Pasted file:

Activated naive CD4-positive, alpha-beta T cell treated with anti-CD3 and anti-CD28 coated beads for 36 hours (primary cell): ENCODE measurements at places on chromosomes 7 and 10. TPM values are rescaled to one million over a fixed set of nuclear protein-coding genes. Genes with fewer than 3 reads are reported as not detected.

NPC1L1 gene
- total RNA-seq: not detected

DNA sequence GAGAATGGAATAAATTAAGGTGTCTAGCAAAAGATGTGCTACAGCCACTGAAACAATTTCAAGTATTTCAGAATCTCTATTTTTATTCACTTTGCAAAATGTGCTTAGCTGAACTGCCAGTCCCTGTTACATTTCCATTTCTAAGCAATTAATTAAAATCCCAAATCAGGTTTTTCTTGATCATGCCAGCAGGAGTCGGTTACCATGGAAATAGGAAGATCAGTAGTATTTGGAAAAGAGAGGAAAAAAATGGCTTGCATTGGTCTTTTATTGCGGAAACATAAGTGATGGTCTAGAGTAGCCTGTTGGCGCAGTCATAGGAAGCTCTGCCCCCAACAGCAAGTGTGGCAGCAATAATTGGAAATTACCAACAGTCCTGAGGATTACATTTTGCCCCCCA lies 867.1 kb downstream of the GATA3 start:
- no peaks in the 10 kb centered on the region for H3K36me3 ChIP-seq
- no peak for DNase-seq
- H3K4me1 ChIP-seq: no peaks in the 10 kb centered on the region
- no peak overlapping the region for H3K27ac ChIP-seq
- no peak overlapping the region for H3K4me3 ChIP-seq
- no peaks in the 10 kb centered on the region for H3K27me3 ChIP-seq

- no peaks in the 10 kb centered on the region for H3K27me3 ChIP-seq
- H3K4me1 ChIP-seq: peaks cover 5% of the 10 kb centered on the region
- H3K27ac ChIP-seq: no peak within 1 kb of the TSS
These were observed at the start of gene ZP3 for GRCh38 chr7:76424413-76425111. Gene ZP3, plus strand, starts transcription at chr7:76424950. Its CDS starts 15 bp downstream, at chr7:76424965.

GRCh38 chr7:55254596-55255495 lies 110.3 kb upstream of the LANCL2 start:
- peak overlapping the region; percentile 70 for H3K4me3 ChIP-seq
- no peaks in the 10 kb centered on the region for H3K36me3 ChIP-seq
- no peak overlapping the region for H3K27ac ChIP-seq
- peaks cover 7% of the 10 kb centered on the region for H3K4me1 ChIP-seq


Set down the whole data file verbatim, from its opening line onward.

Activated naive CD4-positive, alpha-beta T cell treated with anti-CD3 and anti-CD28 coated beads for 36 hours (primary cell): ENCODE measurements at places on chromosomes 7 and 10. TPM values are rescaled to one million over a fixed set of nuclear protein-coding genes. Genes with fewer than 3 reads are reported as not detected.

NPC1L1 gene
- total RNA-seq: not detected

DNA sequence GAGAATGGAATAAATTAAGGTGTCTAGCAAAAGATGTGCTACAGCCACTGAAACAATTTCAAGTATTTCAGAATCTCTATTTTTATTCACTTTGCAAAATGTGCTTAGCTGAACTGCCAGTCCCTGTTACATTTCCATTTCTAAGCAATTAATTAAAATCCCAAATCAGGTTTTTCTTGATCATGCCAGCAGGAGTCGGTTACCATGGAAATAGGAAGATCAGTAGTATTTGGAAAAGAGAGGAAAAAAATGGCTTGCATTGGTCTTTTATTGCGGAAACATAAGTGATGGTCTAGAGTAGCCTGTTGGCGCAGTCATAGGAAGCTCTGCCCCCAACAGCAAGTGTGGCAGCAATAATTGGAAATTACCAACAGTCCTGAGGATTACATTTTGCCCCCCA lies 867.1 kb downstream of the GATA3 start:
- no peaks in the 10 kb centered on the region for H3K36me3 ChIP-seq
- no peak for DNase-seq
- H3K4me1 ChIP-seq: no peaks in the 10 kb centered on the region
- no peak overlapping the region for H3K27ac ChIP-seq
- no peak overlapping the region for H3K4me3 ChIP-seq
- no peaks in the 10 kb centered on the region for H3K27me3 ChIP-seq

- no peaks in the 10 kb centered on the region for H3K27me3 ChIP-seq
- H3K4me1 ChIP-seq: peaks cover 5% of the 10 kb centered on the region
- H3K27ac ChIP-seq: no peak within 1 kb of the TSS
These were observed at the start of gene ZP3 for GRCh38 chr7:76424413-76425111. Gene ZP3, plus strand, starts transcription at chr7:76424950. Its CDS starts 15 bp downstream, at chr7:76424965.

GRCh38 chr7:55254596-55255495 lies 110.3 kb upstream of the LANCL2 start:
- peak overlapping the region; percentile 70 for H3K4me3 ChIP-seq
- no peaks in the 10 kb centered on the region for H3K36me3 ChIP-seq
- no peak overlapping the region for H3K27ac ChIP-seq
- peaks cover 7% of the 10 kb centered on the region for H3K4me1 ChIP-seq